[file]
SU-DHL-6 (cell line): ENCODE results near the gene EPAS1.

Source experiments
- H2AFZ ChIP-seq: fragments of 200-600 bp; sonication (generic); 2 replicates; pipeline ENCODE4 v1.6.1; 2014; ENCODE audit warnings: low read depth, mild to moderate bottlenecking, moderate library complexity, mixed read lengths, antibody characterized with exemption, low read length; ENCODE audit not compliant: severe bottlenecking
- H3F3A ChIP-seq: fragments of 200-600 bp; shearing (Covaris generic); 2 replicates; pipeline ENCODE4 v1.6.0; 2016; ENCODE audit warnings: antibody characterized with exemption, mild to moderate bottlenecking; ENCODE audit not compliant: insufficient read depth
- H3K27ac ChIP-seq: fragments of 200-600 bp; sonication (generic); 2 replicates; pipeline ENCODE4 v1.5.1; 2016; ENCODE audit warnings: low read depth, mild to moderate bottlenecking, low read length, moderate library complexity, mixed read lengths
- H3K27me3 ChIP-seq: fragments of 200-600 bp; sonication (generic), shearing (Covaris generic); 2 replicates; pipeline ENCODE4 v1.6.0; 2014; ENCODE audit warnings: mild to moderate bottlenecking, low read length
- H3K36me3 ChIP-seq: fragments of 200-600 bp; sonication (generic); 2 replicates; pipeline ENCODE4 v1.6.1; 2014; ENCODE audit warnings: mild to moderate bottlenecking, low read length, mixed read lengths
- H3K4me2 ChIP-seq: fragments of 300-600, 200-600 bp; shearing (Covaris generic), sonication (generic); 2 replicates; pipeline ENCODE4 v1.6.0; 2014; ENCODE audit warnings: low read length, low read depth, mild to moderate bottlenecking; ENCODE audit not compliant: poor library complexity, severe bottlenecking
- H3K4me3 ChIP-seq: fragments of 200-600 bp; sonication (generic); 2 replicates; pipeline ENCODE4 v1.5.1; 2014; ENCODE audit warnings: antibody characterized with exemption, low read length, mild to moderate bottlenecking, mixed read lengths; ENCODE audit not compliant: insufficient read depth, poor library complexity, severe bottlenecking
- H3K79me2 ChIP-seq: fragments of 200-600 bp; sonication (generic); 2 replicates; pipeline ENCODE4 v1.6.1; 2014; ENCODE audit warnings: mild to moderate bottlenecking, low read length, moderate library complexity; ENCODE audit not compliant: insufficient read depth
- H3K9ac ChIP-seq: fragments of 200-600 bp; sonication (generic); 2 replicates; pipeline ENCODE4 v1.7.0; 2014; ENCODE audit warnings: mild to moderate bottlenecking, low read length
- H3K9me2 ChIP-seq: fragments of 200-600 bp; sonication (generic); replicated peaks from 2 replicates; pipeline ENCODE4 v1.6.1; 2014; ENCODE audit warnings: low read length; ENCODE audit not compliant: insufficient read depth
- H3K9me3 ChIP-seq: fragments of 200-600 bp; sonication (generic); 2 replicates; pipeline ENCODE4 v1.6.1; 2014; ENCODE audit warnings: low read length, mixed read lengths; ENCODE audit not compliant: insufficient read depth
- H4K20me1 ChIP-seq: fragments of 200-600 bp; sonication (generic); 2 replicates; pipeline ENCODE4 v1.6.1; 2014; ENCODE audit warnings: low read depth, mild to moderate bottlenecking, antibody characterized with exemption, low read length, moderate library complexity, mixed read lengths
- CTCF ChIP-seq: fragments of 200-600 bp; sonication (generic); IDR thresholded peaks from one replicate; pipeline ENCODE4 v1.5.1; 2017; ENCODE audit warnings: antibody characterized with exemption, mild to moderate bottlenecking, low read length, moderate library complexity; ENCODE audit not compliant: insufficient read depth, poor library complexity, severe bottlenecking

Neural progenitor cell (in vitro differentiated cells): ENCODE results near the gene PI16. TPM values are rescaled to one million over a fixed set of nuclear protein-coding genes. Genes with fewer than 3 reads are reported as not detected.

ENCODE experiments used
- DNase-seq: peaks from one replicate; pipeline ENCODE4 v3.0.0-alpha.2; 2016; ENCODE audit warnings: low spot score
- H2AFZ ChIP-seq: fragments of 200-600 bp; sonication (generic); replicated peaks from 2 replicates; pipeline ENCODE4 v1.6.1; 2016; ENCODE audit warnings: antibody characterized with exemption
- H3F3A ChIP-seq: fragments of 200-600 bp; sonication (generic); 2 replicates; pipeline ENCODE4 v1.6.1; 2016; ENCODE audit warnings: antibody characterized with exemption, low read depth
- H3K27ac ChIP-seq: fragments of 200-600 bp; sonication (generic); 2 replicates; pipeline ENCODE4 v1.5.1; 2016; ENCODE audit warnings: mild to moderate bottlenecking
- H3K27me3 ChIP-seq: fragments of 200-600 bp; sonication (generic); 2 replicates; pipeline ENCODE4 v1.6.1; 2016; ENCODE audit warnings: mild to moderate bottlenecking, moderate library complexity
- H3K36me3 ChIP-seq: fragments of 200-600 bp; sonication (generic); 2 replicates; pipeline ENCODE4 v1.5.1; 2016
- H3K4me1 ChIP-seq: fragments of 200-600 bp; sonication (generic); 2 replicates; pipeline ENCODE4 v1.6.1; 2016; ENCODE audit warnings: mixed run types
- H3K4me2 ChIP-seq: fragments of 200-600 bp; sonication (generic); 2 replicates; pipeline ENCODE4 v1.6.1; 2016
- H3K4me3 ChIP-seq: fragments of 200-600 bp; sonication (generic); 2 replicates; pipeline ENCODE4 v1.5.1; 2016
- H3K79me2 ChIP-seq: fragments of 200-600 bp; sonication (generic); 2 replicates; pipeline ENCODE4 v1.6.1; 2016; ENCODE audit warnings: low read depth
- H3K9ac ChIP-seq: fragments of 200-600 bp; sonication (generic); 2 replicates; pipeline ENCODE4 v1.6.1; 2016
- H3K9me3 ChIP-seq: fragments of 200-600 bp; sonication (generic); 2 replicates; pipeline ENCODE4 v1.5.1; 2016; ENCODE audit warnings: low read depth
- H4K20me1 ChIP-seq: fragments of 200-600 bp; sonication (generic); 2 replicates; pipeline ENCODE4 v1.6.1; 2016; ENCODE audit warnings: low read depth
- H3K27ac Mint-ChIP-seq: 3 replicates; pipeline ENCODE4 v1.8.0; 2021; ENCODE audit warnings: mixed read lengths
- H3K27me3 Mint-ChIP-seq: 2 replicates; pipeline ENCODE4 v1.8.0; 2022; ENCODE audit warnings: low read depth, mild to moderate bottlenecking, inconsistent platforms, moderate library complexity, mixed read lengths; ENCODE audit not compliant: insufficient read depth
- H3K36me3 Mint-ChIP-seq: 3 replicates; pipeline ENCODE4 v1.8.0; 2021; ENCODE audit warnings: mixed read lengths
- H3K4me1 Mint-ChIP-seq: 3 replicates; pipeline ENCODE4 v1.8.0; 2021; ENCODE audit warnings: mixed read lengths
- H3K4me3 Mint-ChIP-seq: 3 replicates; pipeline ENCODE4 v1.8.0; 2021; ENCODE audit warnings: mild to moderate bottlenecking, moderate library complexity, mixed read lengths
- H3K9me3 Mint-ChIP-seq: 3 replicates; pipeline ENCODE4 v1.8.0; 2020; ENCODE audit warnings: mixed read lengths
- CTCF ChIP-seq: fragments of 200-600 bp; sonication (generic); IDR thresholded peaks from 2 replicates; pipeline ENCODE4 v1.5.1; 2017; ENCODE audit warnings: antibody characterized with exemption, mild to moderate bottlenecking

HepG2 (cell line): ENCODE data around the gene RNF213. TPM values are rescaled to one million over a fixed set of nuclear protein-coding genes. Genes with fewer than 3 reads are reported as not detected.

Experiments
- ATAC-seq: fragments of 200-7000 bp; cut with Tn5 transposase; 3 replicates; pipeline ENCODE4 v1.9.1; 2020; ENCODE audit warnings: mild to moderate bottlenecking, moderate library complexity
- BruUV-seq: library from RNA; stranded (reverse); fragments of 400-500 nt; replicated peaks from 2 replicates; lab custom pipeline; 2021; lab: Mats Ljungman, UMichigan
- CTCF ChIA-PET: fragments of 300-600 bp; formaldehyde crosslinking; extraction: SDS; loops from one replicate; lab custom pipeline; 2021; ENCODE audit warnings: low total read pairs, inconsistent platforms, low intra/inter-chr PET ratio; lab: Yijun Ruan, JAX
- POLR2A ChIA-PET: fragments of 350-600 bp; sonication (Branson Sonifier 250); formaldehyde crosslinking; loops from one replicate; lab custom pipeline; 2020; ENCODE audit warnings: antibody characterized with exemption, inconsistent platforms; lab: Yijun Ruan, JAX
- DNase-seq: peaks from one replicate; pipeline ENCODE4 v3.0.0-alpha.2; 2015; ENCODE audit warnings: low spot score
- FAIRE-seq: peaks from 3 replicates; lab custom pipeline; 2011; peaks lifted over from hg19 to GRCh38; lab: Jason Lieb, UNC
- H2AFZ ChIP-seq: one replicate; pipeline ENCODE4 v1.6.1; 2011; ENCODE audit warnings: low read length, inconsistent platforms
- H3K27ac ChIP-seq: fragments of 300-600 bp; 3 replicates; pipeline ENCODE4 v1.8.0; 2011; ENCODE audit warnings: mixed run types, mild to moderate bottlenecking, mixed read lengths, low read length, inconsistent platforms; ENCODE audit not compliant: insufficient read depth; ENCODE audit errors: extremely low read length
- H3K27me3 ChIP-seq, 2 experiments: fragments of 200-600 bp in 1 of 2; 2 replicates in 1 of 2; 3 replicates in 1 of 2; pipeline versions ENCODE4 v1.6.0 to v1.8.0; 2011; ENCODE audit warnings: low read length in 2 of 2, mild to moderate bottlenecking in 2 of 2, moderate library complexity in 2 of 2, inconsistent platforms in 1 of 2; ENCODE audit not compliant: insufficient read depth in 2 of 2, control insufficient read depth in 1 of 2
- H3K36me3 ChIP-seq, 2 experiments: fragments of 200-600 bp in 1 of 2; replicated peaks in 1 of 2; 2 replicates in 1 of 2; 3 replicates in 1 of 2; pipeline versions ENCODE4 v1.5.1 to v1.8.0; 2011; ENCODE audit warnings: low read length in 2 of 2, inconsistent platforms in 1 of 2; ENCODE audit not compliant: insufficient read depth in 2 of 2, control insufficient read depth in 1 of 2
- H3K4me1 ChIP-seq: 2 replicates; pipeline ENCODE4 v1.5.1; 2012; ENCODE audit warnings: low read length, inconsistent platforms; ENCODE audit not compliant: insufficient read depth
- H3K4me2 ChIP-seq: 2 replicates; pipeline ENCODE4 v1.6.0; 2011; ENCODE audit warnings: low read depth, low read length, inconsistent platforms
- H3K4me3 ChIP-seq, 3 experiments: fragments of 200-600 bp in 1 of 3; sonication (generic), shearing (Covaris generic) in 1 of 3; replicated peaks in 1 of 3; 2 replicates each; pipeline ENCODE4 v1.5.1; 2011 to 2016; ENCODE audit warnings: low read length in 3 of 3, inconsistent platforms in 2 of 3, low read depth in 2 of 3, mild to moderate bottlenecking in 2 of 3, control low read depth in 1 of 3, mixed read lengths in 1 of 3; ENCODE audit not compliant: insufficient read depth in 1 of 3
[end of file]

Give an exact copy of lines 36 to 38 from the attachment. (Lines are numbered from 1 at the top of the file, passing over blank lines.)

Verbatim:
- H3K9me3 Mint-ChIP-seq: 3 replicates; pipeline ENCODE4 v1.8.0; 2020; ENCODE audit warnings: mixed read lengths
- CTCF ChIP-seq: fragments of 200-600 bp; sonication (generic); IDR thresholded peaks from 2 replicates; pipeline ENCODE4 v1.5.1; 2017; ENCODE audit warnings: antibody characterized with exemption, mild to moderate bottlenecking

HepG2 (cell line): ENCODE data around the gene RNF213. TPM values are rescaled to one million over a fixed set of nuclear protein-coding genes. Genes with fewer than 3 reads are reported as not detected.